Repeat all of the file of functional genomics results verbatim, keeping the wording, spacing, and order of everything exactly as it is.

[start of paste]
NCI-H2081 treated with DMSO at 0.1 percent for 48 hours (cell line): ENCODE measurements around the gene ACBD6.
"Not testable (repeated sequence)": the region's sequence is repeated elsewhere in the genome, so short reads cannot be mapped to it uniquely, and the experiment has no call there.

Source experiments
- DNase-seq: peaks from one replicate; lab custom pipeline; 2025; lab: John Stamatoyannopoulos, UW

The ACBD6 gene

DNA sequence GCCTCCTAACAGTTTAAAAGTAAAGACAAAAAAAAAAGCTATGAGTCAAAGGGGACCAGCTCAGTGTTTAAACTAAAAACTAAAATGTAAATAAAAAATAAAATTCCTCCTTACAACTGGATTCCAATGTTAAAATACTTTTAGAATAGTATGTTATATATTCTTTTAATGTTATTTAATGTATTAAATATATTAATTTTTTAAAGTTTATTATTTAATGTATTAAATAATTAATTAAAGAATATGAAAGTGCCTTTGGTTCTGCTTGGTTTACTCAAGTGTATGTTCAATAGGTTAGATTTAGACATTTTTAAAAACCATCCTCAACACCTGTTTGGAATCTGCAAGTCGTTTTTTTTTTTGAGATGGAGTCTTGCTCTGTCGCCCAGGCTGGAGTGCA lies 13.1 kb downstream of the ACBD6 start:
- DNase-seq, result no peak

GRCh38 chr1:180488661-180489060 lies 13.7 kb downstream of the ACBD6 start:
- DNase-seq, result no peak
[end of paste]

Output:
NCI-H2081 treated with DMSO at 0.1 percent for 48 hours (cell line): ENCODE measurements around the gene ACBD6.
"Not testable (repeated sequence)": the region's sequence is repeated elsewhere in the genome, so short reads cannot be mapped to it uniquely, and the experiment has no call there.

Source experiments
- DNase-seq: peaks from one replicate; lab custom pipeline; 2025; lab: John Stamatoyannopoulos, UW

The ACBD6 gene

DNA sequence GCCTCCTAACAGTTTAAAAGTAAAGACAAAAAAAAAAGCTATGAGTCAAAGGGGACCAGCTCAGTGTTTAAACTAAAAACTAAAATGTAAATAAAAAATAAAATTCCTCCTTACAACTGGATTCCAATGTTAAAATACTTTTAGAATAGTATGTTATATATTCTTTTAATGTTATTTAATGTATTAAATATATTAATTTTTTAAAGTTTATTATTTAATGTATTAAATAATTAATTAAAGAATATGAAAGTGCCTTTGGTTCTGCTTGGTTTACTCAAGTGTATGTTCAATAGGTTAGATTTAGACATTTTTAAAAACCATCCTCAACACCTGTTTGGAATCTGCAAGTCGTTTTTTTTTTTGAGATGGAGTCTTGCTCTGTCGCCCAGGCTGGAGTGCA lies 13.1 kb downstream of the ACBD6 start:
- DNase-seq, result no peak

GRCh38 chr1:180488661-180489060 lies 13.7 kb downstream of the ACBD6 start:
- DNase-seq, result no peak